current at will be high enough to be seen as a digital high.
The interrupt routine would simply turn off the output
transistor’s base current to shut things down. Nothing was
done with this, though, to keep things nice and simple.
The Arduino Pro Mini has a reset pin on the printed
circuit board (PCB). This was tied into a momentary N/O
pushbutton switch that can be pressed to reset the system.
This is used after the system has detected something with
one of the three sensors and is now indicating which
sensor caused the alarm using one of the three LEDs. The
RST line on the board needs to be pulled to ground briefly
to reset the microcontroller. The physical connection to this
option was very convenient since the RST and GND pins
are side by side.
The code is very straightforward for this project. The
hardest thing in this project is in the multiple ultrasonic
sensor readings. However, this was made simple by using
an Arduino library called NewPing by Tim Eckel
A setup routine configures the hardware such that the
correct pins are inputs and outputs. The ultrasonic sensors
are then pinged one after another in the main loop. Once a
new set of measurement data has been collected, the
pingDataComplete function allows us to determine if any of
the sensors fall within the alarm zone. If one does, we
sound the alarm to scare off the cat and turn on the
indication LED which corresponds to the sensor that
caused the alarm. If all of the readings are normal, we just
move on and take another round of readings.
During the alarm phase, we move the servo motor
back and forth. Normally, you would code a PWM out to
the servo so that it moved to the desired position. Another
Arduino library has made this very simple. The servo library
( http://arduino.cc/en/reference/servo) lets you take full
control of the servo with just a few lines of code.
Programming with some of these powerful libraries feels a
bit like cheating if you are used to doing things the hard
way, but I will take all the help I can get to speed up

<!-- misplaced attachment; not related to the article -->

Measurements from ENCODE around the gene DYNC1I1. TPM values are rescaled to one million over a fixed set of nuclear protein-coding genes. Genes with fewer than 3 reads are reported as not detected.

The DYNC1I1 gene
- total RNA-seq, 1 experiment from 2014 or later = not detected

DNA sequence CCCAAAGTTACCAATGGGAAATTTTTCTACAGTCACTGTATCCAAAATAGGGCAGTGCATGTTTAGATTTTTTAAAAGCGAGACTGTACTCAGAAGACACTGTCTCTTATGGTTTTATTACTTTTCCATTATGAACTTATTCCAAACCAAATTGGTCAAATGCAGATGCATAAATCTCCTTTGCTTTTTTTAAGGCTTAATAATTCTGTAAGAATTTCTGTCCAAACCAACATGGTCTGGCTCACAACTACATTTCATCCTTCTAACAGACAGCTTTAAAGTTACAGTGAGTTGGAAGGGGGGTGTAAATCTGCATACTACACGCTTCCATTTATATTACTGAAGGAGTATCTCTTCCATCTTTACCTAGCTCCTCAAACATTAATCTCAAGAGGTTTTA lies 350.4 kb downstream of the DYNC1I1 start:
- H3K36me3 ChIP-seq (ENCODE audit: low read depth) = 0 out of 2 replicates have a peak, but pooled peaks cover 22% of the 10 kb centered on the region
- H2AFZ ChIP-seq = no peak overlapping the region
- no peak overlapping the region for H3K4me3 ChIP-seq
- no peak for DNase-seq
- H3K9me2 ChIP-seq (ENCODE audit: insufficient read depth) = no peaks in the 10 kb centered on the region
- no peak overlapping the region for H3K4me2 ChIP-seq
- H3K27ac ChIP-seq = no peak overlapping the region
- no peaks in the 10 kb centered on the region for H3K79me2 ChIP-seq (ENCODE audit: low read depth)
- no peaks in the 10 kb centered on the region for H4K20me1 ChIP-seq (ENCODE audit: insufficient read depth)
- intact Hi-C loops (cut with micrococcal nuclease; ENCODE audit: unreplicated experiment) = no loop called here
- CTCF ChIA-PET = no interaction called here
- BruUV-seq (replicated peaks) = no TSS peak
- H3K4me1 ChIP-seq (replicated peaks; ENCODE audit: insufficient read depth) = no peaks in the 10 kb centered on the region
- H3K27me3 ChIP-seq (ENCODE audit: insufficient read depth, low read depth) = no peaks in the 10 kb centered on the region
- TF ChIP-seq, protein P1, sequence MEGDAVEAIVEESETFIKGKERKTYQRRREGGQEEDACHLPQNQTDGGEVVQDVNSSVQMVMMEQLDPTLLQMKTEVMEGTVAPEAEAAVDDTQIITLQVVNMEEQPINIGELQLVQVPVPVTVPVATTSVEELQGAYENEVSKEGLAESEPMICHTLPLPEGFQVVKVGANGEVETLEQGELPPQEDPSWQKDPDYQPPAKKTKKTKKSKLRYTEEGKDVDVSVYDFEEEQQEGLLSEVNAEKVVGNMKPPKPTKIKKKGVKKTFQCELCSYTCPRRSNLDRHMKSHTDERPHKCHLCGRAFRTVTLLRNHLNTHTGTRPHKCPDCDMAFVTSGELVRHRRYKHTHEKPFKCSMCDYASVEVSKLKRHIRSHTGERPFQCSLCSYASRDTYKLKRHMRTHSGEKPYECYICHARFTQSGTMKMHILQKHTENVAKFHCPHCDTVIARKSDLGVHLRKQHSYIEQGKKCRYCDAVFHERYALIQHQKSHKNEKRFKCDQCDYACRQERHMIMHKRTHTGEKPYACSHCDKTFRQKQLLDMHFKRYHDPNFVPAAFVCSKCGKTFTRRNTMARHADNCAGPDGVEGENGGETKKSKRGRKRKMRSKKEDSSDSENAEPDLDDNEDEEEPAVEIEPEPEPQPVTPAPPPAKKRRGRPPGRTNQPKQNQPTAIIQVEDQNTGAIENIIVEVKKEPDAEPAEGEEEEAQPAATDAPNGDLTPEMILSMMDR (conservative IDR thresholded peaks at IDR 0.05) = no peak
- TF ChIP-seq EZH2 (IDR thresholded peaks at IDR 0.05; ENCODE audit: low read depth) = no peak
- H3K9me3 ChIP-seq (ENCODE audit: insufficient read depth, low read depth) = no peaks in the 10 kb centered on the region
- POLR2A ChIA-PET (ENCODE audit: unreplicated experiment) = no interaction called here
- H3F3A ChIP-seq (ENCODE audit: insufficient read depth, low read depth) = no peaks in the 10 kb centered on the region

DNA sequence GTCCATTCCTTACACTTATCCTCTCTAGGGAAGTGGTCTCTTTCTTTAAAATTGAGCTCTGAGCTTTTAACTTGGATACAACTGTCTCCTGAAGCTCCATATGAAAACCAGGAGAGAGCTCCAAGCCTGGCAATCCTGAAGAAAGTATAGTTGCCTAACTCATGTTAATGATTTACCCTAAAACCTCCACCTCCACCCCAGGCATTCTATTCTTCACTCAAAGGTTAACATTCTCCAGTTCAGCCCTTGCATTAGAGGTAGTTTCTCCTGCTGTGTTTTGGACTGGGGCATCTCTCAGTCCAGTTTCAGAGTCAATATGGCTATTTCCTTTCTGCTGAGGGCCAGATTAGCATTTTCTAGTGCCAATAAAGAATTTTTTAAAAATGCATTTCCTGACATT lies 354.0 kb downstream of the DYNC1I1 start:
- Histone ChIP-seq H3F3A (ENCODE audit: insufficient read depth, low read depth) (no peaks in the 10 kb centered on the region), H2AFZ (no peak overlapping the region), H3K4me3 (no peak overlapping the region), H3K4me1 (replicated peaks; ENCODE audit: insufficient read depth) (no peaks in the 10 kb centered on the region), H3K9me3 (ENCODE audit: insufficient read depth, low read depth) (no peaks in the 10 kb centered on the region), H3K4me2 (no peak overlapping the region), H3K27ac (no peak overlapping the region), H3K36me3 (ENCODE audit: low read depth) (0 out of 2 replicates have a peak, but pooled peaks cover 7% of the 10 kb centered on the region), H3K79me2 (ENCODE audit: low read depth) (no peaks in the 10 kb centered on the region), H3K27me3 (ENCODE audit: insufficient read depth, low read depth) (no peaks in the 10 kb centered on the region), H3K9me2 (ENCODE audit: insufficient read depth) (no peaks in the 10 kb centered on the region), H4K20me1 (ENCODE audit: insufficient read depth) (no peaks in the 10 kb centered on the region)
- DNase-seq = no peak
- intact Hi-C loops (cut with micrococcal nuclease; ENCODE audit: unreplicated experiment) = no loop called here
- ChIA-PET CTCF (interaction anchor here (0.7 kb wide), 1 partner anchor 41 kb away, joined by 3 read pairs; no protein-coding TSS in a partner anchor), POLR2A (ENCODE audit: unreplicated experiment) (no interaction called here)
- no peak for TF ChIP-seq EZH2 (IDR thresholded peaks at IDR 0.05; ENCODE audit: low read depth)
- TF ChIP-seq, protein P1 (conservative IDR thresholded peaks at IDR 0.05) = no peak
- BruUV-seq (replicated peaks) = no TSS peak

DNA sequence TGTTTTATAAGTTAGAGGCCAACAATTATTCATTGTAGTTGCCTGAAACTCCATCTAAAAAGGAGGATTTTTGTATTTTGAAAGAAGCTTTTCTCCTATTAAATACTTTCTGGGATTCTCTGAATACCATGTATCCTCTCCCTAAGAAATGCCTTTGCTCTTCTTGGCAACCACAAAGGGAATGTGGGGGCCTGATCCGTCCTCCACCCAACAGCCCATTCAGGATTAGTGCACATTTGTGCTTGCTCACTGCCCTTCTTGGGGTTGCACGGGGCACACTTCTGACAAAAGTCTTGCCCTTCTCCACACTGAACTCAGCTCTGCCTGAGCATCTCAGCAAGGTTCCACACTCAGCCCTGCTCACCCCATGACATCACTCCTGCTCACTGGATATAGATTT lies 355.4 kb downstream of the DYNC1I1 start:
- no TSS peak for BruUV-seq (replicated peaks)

Building the Proto Board
I struggled with the decision to breadboard the circuit
first or just move to a perfboard since it was so simple. I
have been bit by that in the past, so I ended up
breadboarding the circuit first to true everything out.
When making the permanent perfboard version, 0.1 inch
breakaway headers were used to allow the entire thing to
be modular. Of course, this can easily let out the magic
smoke if a cable is plugged in backwards or into the wrong
place. However, the benefits are ease of assembly and any
troubleshooting that may be necessary.
Point to point wiring was used to connect everything
together on the back of the perfboard. Many of the
headers were placed such that they just needed to be
linked to adjacent pins, reducing the chances of any shorts
from crossing wires.
Designing and Building
As mentioned before, the triangular housing
requirement meant it would need to be custom. Thankfully,
the days of cutting plywood using a table saw for project
boxes is over. A small CNC machine and laser cutter are
now options. I opted on using the laser cutter since it is
more precise, less messy, and would create something that
would be strong enough for this build.
Initially, I was thinking of using 3 mm black acrylic for
the design. The intersections of the three faces would be
linked together using some shallow finger joints (just to
keep the edges aligned), and a top and bottom section
40 July 2014